But the greatness of the Dukes of Este did not stop at the historic centre of Ferrara alone.
Between the fourteenth and sixteenth centuries the family undertook a major transformation of the marshy area of the Po Delta by reclaiming the land surrounding the city.
New canals and roads were created, as well as the so-called 'castalderie', valuable agricultural estates decorated with large gardens. To these were added the Este "delizie" (delights): palaces and noble villas reflecting the magnificence of Ferrara's aristocratic families. The villas were frescoed by the most famous Renaissance artists and had elegant salons where the nobles passed the time between parties and moments of leisure and culture. Each delizia had its own characteristics, ranging from the ornamentation of the gardens to the numerous decorated rooms. Among these, which can still be visited today, are the Este Castle della Mesola, where deer hunting was practised, Villa della Mensa, the favourite residence of the Bishops, Delizia di Belriguardo with its 300 rooms, Delizia del Verginese with its fruit trees and aromatic herbs and Delizia della Diamantina, open on special occasions.
The estates and luxurious palaces were connected by a dense network of waterways to the centre of the Emilian city, which is why the entire Po Delta area underwent a redevelopment that still earns it the title of World Heritage Site as a cultural landscape. It is no coincidence that one of the symbols adopted by the Este family was the unicorn, the symbol of reclamation and purity.
A large part of the 52 Delizie ferraresi have now disappeared, although they leave traces of the ambitious project of the Lords of Ferrara, who succeeded in bringing together land, water and architecture with a view to rebirth.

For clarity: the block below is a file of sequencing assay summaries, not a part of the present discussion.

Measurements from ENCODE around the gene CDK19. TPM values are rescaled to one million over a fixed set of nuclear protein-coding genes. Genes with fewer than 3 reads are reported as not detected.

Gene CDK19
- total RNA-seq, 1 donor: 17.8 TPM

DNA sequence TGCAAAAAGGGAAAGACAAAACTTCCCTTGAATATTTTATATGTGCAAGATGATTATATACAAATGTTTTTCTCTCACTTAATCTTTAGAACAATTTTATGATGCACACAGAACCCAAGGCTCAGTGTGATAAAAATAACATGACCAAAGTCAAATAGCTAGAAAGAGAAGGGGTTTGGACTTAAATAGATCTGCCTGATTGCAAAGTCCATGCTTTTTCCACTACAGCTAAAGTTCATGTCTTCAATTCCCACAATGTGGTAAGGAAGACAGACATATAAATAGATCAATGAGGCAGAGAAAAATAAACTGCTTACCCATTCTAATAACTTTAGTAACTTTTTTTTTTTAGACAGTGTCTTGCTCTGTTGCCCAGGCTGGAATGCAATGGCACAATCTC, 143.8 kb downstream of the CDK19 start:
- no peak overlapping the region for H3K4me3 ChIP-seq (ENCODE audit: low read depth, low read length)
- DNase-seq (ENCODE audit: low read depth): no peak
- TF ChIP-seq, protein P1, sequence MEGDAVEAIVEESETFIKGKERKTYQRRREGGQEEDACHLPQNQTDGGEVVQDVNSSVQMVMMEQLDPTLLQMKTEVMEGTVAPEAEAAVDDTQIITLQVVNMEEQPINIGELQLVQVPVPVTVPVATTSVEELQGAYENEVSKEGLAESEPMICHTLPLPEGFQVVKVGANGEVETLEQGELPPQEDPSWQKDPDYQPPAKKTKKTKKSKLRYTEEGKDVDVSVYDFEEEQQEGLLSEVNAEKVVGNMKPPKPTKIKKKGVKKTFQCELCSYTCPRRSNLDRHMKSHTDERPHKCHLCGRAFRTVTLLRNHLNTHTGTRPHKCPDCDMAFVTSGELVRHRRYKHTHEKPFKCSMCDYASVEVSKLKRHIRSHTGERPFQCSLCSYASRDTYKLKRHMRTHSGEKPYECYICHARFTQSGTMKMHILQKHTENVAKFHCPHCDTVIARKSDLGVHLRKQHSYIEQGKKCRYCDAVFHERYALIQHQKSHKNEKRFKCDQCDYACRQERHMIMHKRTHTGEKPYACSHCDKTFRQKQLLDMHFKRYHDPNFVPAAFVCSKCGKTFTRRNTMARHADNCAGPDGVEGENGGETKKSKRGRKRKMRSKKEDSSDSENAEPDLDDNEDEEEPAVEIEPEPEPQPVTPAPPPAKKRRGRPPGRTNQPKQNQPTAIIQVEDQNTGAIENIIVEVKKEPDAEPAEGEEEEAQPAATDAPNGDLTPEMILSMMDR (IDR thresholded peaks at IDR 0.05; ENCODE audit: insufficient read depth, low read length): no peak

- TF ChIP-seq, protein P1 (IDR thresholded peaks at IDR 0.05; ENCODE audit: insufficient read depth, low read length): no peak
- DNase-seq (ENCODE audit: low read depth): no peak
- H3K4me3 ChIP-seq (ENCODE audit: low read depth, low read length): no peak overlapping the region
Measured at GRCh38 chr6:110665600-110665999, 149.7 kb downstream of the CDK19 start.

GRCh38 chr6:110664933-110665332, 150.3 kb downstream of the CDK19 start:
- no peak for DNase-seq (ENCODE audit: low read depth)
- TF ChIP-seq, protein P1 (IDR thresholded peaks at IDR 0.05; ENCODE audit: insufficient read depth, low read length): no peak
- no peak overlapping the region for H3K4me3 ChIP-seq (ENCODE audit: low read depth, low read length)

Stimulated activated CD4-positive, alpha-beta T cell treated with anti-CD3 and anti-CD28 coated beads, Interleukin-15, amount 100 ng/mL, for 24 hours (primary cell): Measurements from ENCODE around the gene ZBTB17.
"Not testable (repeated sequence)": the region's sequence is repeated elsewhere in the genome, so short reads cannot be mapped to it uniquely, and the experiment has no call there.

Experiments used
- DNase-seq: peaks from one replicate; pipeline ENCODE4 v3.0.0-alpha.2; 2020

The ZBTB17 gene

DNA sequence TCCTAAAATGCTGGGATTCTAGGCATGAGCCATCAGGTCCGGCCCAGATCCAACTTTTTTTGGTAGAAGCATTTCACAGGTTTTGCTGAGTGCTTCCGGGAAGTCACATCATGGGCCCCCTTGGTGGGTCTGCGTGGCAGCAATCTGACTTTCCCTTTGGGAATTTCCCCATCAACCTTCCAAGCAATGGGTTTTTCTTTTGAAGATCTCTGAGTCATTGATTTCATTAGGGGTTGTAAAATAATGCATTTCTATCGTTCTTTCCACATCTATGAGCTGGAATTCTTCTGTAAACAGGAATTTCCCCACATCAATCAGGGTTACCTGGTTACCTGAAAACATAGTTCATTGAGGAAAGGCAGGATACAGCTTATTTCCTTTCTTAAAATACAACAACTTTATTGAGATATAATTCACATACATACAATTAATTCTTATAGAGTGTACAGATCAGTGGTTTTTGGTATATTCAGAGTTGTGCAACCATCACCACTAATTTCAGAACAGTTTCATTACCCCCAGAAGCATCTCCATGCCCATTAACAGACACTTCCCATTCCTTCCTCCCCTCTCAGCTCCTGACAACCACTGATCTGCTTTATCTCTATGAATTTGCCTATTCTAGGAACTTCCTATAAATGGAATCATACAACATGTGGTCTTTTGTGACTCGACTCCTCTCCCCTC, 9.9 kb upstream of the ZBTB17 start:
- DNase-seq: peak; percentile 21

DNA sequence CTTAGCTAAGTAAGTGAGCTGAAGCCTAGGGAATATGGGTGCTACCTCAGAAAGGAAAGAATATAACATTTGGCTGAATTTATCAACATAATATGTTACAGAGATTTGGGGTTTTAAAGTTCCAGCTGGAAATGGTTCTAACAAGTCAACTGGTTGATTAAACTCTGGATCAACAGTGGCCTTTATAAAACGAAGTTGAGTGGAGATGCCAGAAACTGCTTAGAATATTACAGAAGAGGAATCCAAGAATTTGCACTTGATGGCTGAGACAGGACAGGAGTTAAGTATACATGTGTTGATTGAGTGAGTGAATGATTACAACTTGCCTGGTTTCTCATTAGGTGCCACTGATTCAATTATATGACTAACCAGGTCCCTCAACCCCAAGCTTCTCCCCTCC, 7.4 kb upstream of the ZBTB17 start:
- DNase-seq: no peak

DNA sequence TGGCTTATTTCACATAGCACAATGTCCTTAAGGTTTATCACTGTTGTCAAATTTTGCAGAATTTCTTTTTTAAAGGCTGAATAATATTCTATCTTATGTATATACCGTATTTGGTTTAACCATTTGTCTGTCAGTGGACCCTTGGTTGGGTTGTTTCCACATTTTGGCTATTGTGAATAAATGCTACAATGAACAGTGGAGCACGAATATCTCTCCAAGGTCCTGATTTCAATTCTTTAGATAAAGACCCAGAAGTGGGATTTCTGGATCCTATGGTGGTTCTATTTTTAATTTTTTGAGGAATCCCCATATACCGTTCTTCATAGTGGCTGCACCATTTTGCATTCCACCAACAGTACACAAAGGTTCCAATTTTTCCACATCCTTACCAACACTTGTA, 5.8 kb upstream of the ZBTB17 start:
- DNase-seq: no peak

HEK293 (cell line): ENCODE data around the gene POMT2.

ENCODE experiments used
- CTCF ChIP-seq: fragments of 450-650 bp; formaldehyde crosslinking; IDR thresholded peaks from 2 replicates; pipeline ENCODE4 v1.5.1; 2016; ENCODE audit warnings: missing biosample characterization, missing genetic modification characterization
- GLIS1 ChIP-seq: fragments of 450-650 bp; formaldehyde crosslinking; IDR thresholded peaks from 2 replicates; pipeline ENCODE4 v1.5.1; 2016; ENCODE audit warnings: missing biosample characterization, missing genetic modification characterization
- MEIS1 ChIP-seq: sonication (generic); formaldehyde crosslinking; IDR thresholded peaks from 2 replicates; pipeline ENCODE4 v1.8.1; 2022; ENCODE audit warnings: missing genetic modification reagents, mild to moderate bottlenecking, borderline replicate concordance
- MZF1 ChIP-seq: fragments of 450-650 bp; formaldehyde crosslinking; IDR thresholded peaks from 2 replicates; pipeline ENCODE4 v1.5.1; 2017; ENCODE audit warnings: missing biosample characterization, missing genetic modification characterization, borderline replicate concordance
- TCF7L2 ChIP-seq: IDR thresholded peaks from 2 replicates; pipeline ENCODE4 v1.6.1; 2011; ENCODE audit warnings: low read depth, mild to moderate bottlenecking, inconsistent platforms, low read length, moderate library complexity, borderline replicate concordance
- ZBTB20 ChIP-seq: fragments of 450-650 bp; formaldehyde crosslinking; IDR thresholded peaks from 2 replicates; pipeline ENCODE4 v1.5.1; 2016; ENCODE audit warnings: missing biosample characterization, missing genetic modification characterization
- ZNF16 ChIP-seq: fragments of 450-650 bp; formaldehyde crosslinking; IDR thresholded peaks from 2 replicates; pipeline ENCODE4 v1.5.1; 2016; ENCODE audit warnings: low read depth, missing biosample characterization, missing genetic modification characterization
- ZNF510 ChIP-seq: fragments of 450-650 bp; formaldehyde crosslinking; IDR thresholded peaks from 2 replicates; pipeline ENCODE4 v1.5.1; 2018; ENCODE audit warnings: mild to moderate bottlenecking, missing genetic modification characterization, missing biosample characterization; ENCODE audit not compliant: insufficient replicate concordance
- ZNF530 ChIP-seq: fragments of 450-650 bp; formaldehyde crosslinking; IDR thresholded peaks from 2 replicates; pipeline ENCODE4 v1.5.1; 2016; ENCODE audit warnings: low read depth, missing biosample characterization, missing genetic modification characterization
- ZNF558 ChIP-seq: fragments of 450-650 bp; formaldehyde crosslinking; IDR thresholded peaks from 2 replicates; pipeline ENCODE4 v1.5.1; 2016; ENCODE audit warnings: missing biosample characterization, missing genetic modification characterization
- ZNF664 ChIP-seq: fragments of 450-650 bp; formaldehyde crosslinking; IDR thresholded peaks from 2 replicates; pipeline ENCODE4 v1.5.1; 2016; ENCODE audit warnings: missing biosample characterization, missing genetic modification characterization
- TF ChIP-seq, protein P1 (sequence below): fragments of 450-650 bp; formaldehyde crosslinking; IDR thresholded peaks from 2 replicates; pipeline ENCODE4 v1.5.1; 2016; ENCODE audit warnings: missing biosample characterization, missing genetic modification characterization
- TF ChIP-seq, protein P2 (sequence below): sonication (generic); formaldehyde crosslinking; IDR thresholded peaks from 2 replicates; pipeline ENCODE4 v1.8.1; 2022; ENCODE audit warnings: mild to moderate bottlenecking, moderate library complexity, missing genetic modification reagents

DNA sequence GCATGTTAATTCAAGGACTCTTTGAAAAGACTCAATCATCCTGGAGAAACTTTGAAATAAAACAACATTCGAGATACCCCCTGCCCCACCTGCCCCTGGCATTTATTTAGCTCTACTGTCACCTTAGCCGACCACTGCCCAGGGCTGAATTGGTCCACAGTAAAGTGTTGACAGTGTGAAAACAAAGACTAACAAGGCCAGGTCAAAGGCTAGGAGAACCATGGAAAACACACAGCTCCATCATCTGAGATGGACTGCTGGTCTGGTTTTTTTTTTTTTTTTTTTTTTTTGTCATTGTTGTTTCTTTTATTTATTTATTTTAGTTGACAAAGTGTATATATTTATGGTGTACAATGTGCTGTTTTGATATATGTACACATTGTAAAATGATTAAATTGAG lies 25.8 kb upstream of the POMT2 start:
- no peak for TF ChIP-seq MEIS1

The UNESCO Commission has defined the 'Renaissance City' as 'an admirable example of a city designed in the Renaissance, which preserves its historic centre intact and expresses canons of urban planning that have had a profound influence on the development of town planning in subsequent centuries'. Ferrara, with its urban planning that has remained unchanged over the centuries and its Renaissance spirit that still hovers among the palaces and castles, is one of the most famous heritages of northern Italy. Anyone who visits it is fascinated, not only by its architectural beauty but also by the authentic atmosphere, cuisine and suggestive views.
Moving into the surrounding area, one encounters the Delizie: "the residences of the Dukes of Este in the Po Delta illustrate in an exceptional way the influence of Renaissance culture on the natural landscape".
With these words, the UNESCO commission emphasises once again how the combination of landscape and architecture creates something unique in this area. A world heritage site between history and nature.